61 Commission Regulation (EC) No 1295/2008 of 18 December 2008 on the importation of hops from third countries, OJ L 340, 19.12.2008, p. 45.

62 Article 189 of Regulation (EU) No 1308/2013, Article 9 and Annex (sections C, D and G of Part I) of Delegated Regulation (EU) 2016/1237, Article 17 of Implementing Regulation (EU) 2016/1239.

63 In addition: Raw true hemp falling within CN code 5302 10 must have a tetrahydrocannabinol (THC) content not exceeding 0.2%; Hemp seeds for sowing must be accompanied by proof that the THC content of the variety concerned does not exceed 0.2%;

Hemp seeds other than for sowing may only be imported by importers authorised by the Member State. Authorised importers have to submit proof that

After the end of the transition period, the requirements for certificates applies to these products imported from the United Kingdom into the EU.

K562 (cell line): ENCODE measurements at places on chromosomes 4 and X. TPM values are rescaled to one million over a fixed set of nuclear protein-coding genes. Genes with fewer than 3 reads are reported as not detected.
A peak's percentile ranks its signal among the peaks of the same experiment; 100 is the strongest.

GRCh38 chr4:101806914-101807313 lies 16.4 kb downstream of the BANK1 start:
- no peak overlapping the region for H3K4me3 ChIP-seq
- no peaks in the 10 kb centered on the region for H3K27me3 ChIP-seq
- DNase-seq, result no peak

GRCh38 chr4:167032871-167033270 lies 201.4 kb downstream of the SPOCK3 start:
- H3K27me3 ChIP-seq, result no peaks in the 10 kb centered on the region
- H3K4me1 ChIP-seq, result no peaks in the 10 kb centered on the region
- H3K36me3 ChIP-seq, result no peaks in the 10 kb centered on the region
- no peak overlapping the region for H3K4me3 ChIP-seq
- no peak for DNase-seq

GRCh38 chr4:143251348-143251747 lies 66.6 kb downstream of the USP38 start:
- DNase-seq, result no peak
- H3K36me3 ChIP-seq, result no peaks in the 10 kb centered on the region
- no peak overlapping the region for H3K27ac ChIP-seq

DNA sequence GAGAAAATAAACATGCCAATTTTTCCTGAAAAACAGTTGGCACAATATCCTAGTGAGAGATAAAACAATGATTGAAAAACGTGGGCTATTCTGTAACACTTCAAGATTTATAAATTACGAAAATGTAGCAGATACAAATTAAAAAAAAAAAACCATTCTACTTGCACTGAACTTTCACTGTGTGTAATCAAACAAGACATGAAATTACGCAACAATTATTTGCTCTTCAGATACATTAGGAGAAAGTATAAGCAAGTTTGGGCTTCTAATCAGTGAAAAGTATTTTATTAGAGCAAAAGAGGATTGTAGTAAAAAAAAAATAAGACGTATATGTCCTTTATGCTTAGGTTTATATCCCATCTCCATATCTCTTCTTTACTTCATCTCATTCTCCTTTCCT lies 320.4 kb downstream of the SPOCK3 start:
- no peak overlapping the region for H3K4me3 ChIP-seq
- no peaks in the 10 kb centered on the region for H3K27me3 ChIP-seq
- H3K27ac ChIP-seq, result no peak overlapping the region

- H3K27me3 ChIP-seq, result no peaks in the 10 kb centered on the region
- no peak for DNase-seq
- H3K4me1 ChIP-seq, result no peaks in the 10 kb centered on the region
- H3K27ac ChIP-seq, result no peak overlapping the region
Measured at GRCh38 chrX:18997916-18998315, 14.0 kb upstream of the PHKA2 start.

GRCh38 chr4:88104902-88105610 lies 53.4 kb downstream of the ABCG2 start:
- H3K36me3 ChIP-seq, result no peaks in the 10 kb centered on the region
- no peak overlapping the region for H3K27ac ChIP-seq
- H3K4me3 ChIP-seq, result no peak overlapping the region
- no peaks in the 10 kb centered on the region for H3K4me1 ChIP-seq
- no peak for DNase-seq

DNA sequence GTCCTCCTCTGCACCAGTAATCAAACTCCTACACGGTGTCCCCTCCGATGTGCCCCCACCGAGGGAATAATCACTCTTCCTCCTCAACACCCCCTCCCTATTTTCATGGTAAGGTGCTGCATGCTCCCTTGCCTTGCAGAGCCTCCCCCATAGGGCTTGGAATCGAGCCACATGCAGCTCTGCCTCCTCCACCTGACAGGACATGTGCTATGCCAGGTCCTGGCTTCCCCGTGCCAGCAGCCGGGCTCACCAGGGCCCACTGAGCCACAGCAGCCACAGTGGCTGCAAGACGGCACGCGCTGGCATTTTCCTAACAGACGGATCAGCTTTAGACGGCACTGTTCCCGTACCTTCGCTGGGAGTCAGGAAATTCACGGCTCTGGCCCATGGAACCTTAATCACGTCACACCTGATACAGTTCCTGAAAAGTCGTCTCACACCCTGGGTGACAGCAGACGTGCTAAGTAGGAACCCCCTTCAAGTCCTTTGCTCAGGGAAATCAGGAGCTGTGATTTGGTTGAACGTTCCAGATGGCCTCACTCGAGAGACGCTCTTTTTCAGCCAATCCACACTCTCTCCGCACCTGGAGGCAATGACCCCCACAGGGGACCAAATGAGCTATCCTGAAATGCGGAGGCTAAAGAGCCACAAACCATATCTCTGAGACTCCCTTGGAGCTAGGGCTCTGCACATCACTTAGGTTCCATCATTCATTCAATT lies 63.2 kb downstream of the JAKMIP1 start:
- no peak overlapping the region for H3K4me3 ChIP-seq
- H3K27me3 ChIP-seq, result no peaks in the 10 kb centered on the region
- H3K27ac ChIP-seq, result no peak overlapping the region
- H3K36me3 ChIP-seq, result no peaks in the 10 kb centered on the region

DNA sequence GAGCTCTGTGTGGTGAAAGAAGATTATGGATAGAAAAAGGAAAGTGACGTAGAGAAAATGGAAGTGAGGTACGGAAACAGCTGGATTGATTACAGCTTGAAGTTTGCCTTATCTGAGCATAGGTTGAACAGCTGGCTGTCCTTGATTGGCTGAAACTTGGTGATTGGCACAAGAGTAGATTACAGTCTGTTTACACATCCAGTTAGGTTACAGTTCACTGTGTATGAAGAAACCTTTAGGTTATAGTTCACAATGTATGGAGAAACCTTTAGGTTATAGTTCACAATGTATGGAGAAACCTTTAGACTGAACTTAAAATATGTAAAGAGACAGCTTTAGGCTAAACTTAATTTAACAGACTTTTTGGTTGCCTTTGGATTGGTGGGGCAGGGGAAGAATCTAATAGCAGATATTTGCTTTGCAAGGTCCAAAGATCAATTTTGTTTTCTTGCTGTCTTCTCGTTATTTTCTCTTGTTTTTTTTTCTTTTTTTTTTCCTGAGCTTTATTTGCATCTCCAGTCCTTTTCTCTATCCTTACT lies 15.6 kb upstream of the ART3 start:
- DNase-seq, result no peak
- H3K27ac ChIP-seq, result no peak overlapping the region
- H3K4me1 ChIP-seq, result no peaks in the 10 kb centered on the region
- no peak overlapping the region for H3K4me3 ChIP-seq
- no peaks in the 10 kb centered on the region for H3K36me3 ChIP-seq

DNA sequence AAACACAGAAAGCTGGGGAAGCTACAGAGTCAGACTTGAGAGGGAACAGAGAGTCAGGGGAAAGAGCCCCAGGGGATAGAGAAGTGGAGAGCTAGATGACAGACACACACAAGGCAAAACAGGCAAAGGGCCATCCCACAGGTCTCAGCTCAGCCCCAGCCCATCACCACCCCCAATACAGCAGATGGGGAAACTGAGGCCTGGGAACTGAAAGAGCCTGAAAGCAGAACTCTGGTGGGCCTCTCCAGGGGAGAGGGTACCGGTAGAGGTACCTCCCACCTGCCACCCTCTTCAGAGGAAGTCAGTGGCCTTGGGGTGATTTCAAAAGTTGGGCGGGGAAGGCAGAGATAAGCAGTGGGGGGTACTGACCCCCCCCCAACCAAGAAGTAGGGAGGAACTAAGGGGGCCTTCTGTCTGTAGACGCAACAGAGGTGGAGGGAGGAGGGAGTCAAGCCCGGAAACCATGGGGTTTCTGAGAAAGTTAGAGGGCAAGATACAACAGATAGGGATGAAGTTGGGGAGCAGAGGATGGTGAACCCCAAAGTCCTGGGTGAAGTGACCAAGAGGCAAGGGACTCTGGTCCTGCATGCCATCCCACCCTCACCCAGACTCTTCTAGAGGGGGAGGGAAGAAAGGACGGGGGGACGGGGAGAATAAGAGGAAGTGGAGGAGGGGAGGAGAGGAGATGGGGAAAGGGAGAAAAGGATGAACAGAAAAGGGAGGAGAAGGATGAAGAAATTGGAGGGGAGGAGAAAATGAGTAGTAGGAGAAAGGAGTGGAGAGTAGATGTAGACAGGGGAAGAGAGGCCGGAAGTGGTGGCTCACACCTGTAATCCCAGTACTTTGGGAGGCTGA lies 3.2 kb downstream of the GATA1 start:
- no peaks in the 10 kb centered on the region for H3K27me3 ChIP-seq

4.6. Catch certificates (fishery products)
According to Article 12 of Regulation (EC) No 1005/2008,64 the importation into the EU market of fishery products covered under Annex I of that Regulation requires a catch certificate validated by the third country flag state of the catching vessel as well as other accompanying documents as specified in Annexes II and IV of that Regulation. Member States are required to validate catch certificates in specific circumstances.

After the end of the transition period, the requirements for catch certificates apply to fishery products imported from the United Kingdom into the EU.

B. RELEVANT SEPARATION PROVISIONS OF THE WITHDRAWAL AGREEMENT65

1. FOOD OF NON-ANIMAL ORIGIN

Article 41(1) of the Withdrawal Agreement provides that an existing and individually identifiable good lawfully placed on the market in the EU or the United Kingdom before the end of the transition period may be further made available on the market of the EU or of the United Kingdom and circulate between these two markets until it reaches its end-user.